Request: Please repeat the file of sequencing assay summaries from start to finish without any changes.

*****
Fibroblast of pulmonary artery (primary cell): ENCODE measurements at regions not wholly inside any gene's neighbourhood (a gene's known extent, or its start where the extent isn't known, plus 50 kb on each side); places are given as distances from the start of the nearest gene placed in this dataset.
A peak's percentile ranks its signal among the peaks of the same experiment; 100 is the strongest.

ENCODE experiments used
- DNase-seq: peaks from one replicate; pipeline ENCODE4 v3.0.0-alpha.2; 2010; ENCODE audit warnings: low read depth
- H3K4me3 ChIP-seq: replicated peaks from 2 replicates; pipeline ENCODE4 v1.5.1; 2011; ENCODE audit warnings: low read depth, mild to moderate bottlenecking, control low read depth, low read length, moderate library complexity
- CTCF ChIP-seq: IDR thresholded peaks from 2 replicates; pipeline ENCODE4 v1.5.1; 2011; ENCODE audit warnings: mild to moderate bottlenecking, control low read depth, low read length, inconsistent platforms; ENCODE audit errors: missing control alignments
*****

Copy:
Fibroblast of pulmonary artery (primary cell): ENCODE measurements at regions not wholly inside any gene's neighbourhood (a gene's known extent, or its start where the extent isn't known, plus 50 kb on each side); places are given as distances from the start of the nearest gene placed in this dataset.
A peak's percentile ranks its signal among the peaks of the same experiment; 100 is the strongest.

ENCODE experiments used
- DNase-seq: peaks from one replicate; pipeline ENCODE4 v3.0.0-alpha.2; 2010; ENCODE audit warnings: low read depth
- H3K4me3 ChIP-seq: replicated peaks from 2 replicates; pipeline ENCODE4 v1.5.1; 2011; ENCODE audit warnings: low read depth, mild to moderate bottlenecking, control low read depth, low read length, moderate library complexity
- CTCF ChIP-seq: IDR thresholded peaks from 2 replicates; pipeline ENCODE4 v1.5.1; 2011; ENCODE audit warnings: mild to moderate bottlenecking, control low read depth, low read length, inconsistent platforms; ENCODE audit errors: missing control alignments